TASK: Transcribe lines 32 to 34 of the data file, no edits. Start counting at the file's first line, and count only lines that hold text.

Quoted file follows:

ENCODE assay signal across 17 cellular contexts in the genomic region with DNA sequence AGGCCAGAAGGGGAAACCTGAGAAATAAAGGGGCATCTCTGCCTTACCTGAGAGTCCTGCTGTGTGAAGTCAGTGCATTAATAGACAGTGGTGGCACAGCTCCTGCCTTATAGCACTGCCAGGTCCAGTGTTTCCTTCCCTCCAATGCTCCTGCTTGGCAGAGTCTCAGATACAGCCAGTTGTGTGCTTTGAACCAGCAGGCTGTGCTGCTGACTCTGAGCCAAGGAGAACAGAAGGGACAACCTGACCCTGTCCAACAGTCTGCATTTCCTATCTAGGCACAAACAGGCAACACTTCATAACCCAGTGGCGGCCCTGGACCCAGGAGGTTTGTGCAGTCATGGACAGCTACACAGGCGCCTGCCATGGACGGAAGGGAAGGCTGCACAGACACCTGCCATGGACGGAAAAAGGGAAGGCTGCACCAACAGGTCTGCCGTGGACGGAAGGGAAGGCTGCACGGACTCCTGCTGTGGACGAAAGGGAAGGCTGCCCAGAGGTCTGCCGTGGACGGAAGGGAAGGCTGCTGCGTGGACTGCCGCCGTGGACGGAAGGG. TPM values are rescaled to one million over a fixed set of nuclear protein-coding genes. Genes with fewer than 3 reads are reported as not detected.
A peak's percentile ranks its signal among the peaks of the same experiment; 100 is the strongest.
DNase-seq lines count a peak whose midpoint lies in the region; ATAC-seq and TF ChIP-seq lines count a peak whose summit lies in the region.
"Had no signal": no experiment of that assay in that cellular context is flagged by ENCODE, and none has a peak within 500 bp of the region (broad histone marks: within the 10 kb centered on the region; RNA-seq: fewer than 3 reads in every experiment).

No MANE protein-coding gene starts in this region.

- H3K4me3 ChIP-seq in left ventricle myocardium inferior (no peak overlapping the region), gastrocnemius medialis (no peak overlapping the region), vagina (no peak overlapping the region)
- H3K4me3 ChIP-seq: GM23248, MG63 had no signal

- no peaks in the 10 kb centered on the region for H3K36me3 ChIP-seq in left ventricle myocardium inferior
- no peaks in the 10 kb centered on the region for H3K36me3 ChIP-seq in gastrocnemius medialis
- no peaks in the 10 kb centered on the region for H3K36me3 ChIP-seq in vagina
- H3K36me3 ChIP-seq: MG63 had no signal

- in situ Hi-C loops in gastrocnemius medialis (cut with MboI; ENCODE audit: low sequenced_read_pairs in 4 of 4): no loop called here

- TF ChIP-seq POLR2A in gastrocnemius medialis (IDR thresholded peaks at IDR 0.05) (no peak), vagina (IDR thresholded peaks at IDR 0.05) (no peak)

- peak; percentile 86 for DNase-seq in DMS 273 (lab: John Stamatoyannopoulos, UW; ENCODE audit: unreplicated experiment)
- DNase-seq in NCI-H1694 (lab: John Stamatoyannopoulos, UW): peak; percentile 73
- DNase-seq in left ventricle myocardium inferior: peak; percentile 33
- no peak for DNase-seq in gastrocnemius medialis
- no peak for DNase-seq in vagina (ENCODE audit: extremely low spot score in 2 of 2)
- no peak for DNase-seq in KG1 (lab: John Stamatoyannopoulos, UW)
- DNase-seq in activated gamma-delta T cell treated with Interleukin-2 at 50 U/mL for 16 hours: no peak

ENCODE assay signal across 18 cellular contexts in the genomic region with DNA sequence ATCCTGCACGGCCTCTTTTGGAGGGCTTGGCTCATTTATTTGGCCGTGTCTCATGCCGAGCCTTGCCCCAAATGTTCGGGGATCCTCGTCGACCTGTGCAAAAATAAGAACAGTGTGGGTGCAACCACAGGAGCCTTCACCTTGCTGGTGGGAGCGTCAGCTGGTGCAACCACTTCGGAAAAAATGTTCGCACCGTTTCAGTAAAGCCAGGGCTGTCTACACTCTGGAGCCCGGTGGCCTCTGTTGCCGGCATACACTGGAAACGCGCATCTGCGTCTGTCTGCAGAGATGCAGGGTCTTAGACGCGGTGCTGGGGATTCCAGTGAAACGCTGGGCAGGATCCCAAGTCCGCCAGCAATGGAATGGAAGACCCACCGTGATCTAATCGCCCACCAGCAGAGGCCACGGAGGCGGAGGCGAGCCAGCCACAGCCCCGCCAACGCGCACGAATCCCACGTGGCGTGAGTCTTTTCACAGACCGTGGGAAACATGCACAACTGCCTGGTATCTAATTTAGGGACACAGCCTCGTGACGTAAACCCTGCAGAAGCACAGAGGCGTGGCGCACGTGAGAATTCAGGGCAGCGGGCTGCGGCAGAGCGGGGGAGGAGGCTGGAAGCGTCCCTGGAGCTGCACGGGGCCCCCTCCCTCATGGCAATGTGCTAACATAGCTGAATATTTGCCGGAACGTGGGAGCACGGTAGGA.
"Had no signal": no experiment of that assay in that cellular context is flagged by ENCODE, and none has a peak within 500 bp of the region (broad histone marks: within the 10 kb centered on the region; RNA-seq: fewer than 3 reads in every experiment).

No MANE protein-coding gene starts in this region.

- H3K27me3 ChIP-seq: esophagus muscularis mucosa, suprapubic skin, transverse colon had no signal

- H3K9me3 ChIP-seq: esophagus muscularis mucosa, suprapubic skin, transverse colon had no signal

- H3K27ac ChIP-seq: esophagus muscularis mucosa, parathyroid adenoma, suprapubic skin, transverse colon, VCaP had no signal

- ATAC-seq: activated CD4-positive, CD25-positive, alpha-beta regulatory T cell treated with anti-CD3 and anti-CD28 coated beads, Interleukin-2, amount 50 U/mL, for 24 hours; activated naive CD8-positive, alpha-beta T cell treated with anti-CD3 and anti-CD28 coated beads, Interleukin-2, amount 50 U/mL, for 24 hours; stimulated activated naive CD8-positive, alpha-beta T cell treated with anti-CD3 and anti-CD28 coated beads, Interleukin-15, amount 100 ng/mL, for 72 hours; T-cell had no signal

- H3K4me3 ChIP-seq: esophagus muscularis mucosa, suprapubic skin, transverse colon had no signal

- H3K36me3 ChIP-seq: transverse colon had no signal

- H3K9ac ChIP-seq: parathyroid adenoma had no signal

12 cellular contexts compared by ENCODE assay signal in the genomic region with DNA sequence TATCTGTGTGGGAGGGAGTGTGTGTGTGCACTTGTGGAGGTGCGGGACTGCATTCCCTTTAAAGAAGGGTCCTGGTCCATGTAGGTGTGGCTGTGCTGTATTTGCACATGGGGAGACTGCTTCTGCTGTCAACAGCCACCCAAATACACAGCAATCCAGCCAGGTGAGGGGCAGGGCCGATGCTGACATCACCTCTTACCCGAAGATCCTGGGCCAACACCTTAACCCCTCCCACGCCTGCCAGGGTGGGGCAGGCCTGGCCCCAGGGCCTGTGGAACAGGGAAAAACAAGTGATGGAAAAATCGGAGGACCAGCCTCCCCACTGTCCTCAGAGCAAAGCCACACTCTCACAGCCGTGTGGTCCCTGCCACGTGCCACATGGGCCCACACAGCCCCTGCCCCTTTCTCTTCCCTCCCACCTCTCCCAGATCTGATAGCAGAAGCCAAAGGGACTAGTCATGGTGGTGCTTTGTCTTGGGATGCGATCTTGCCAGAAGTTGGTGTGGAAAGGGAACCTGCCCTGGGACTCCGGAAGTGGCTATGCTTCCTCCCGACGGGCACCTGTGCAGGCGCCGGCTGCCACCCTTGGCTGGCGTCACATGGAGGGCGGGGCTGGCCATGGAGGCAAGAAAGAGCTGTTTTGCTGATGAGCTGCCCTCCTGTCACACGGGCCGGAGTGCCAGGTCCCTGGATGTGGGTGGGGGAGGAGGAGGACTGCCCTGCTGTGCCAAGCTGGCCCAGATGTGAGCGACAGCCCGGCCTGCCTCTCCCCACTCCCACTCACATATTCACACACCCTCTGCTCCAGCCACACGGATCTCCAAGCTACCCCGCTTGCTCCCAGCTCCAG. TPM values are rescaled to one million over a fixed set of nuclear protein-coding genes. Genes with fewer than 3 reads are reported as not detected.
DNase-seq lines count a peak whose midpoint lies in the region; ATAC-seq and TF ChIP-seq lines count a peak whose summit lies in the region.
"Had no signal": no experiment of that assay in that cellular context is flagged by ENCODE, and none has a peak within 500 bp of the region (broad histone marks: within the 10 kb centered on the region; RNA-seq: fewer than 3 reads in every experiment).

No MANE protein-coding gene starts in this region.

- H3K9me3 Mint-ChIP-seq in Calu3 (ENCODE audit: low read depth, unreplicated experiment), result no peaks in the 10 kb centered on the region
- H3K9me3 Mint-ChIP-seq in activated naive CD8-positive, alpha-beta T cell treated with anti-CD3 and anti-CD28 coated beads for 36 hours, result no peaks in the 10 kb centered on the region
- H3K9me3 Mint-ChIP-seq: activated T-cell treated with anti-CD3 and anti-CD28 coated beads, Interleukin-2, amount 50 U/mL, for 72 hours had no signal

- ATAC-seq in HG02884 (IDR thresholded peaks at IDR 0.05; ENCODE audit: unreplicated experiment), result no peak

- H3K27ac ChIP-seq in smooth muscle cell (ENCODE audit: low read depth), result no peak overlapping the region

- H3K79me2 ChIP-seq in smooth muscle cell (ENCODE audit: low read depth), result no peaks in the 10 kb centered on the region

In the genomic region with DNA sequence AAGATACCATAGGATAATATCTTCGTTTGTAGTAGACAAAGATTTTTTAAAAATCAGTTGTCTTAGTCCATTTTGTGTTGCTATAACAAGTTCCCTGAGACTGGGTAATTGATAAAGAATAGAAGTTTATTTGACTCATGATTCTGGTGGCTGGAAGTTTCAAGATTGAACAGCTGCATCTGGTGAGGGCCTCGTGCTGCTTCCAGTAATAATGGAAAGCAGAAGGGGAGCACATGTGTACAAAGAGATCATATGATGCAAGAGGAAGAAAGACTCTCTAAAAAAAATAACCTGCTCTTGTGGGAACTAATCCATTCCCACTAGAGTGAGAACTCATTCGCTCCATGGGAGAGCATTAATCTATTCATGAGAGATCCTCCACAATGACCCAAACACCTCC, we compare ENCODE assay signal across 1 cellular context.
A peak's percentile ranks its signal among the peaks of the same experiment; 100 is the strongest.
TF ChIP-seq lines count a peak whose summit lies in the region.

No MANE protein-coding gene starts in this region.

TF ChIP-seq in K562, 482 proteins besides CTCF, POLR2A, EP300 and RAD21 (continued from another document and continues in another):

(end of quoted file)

DNase-seq lines count a peak whose midpoint lies in the region; ATAC-seq and TF ChIP-seq lines count a peak whose summit lies in the region.
"Had no signal": no experiment of that assay in that cellular context is flagged by ENCODE, and none has a peak within 500 bp of the region (broad histone marks: within the 10 kb centered on the region; RNA-seq: fewer than 3 reads in every experiment).

No MANE protein-coding gene starts in this region.